One perhaps does not say the word research and accessible in the same breath. However, for writer-critic Kishore Singh, it has been his passion to make art-writing accessible to a wider audience. He believes that one of the primary ways to make the public fall in love with art, is to write in a manner that is accessible yet educative. “My first writing assignment came to me in 1979, when I interviewed Krishen Khanna for a magazine called Design. It was run by Patwant Singh, an art aficionado who lived on Amrita Sher-Gil Marg at the time,” recalls Singh. Khanna’s non-judgmental approach encouraged Singh and he soon found himself falling in love with art, writing regularly for the Business Standard.
Kishore currently works at the Delhi Art Gallery (DAG) which he joined in 2010. With his team he creates books, catalogs and short films to make art accessible and demystify art for the public. The books and catalogs also provide a context for larger-than-life artworks displayed at DAG’s Hauz Khas gallery and during the Art Fair. “Writing on art is usually very scholastic or in newspapers and magazines it is clubbed with other soft features like food and fashion,” he observes. While fashion and food writing have larger audience, art writing is still a growing industry.
This often translates in fewer people wanting to write about art. “I have found that most journalists find it more satisfying to work on hard news and current affairs that is either political or business oriented because that is usually more rewarding in the long run. This is not good news for those who are passionate about writing on art,” says Singh.
Unfortunately, in the field of art writing its usually harder for younger people to find a footing. “It is very hard to find young writers who are good, and so I had to throw myself whole-heartedly into ghost writing for many of the youngsters,” he says with a fond laugh. “It’s very hard to make people interested in art because there is an air of intimidation around it. We have a huge disconnect from our own culture, since during the Colonial period there was an unnatural bifurcation of art and craft.”
This is further heightened In India, since we have a very different approach where art objects range from a beautiful utility piece to a painting that we put up on the wall. “With Modernity, bifurcation into various categories happened. Painting and sculpture occupied the realm of high art while Madhubani and Gond were relegated to craft and folk art. This alienated the commoner, who often finds it easier to relate to a more everyday understanding of art in our lives.”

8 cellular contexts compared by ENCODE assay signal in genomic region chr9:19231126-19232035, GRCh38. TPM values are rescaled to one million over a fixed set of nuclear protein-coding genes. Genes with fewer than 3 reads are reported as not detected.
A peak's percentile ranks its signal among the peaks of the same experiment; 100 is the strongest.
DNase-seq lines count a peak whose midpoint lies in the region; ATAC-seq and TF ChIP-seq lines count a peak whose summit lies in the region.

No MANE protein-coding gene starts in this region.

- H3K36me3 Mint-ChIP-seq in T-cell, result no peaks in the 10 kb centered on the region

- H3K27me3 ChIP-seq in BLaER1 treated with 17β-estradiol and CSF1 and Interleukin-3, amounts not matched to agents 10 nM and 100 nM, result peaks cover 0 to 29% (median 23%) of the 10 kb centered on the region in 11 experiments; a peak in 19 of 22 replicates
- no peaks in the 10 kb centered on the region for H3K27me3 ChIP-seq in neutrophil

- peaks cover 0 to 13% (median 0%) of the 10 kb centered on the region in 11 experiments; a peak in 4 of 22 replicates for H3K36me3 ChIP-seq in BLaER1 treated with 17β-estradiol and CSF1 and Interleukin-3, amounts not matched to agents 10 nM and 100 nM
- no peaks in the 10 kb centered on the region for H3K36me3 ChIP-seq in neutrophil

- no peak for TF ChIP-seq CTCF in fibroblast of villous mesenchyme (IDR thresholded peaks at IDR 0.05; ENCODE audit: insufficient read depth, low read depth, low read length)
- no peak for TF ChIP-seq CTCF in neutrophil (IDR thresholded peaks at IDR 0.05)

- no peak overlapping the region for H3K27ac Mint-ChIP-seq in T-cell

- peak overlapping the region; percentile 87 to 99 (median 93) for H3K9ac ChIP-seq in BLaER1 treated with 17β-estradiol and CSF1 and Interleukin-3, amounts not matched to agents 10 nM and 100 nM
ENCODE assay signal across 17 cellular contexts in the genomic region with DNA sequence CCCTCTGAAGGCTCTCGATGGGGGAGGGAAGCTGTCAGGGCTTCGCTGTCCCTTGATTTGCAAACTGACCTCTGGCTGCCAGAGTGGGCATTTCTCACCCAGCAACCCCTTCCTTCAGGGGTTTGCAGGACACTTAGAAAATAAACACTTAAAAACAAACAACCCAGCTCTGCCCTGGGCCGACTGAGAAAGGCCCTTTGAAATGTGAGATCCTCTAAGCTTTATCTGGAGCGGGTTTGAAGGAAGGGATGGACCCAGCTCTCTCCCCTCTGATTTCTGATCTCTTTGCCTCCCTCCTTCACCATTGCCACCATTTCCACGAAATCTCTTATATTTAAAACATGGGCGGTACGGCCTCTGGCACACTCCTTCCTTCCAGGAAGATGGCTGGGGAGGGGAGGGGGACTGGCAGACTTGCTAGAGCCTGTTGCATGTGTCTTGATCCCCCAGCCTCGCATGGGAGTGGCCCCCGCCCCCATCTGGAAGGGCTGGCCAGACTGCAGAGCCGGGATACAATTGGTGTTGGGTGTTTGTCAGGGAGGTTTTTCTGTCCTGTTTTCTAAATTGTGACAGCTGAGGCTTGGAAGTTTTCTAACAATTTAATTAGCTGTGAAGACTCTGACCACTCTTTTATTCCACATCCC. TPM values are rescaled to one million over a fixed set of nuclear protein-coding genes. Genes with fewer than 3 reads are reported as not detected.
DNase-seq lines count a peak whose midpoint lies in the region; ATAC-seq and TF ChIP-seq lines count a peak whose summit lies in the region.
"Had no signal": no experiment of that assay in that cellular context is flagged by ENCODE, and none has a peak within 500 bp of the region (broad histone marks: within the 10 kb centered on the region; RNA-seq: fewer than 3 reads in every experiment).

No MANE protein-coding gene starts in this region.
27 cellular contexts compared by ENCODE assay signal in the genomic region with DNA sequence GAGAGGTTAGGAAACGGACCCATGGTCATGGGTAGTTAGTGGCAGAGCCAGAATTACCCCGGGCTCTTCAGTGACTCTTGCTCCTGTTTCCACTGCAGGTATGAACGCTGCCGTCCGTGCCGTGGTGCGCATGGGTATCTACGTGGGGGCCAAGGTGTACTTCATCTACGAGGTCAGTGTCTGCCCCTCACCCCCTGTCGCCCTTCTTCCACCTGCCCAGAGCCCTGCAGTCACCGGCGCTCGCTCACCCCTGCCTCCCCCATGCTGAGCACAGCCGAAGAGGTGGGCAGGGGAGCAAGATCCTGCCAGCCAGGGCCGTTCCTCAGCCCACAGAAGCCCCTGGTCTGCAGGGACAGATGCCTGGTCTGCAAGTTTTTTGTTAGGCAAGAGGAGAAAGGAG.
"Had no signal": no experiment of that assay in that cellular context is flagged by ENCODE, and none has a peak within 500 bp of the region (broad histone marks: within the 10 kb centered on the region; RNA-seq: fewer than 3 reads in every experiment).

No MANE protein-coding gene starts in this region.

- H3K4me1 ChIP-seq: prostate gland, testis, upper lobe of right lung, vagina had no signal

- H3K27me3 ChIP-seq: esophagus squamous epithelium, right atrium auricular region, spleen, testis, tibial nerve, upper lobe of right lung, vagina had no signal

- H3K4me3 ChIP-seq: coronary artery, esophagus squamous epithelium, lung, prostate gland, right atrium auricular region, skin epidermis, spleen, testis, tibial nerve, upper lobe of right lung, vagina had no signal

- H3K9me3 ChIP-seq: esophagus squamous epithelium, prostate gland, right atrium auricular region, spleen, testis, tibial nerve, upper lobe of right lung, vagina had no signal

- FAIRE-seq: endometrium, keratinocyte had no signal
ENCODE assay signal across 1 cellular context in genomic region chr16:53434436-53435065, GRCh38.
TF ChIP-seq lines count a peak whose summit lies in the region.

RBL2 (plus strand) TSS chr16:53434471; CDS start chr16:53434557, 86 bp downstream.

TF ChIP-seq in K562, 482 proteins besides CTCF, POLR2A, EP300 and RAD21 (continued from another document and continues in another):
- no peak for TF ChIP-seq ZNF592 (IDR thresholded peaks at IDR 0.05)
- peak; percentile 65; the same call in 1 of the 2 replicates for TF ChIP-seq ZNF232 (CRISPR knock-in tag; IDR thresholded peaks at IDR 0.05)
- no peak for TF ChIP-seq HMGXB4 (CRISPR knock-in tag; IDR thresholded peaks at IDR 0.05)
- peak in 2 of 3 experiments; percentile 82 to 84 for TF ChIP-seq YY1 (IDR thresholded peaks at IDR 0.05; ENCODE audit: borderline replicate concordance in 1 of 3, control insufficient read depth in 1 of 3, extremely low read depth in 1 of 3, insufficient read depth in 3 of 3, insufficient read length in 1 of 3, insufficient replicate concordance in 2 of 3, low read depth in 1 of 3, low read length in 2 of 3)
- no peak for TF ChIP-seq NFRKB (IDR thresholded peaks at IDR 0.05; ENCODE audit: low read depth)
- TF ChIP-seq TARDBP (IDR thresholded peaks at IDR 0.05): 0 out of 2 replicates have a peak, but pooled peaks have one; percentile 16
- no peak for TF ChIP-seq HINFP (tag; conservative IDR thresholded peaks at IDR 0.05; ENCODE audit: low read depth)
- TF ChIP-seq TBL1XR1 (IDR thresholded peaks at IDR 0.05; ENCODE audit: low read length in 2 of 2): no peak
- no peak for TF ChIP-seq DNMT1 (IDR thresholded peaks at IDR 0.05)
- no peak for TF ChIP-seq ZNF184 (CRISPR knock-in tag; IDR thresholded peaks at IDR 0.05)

One of the ways to get people interested in art was to talk about the emerging art market. “Art as investment would often find itself on the front pages of the news section. People were suddenly interested in talking about art,” recalls Singh. While this was a good way to bring art writing to the front, it somehow focused mainly on the monetary rather than the aesthetic aspect of art. Sipping masala tea, Singh shrugs and says matter of factly, “Well it is a trade-off”.
Kishore Singh collaborates with various young and midcareer writers to create a vast repository of books and catalogues. “We want to reach out to as many people as we can, which is why we always offer the books on discount to students and art-lovers. We have books in Brail and special tactile art that allows them to experience paintings through touch. I am so moved that they have now come to recognize artists styles and can even identify the painter,” says Singh who collaborates with Abhaar, a group for the especially abled run by Siddharth Shah. School children also often visit DAG and the idea is to get them reading and looking at art from a young age.
DAG also encourages young writers to learning about art and they offer short courses in writing. One of the exercise is to get the writer to describing the work of art, in a manner that is accessible and democratic. Singh left us with some tip: “You must be in love with art to write about it. A well-researched article does not have to be full of jargon. Never leave a story, write about it because otherwise that space will be given to someone or something else. Art doesn’t belong to the rich or the museums…it is national treasure that has to be shared with everyone.”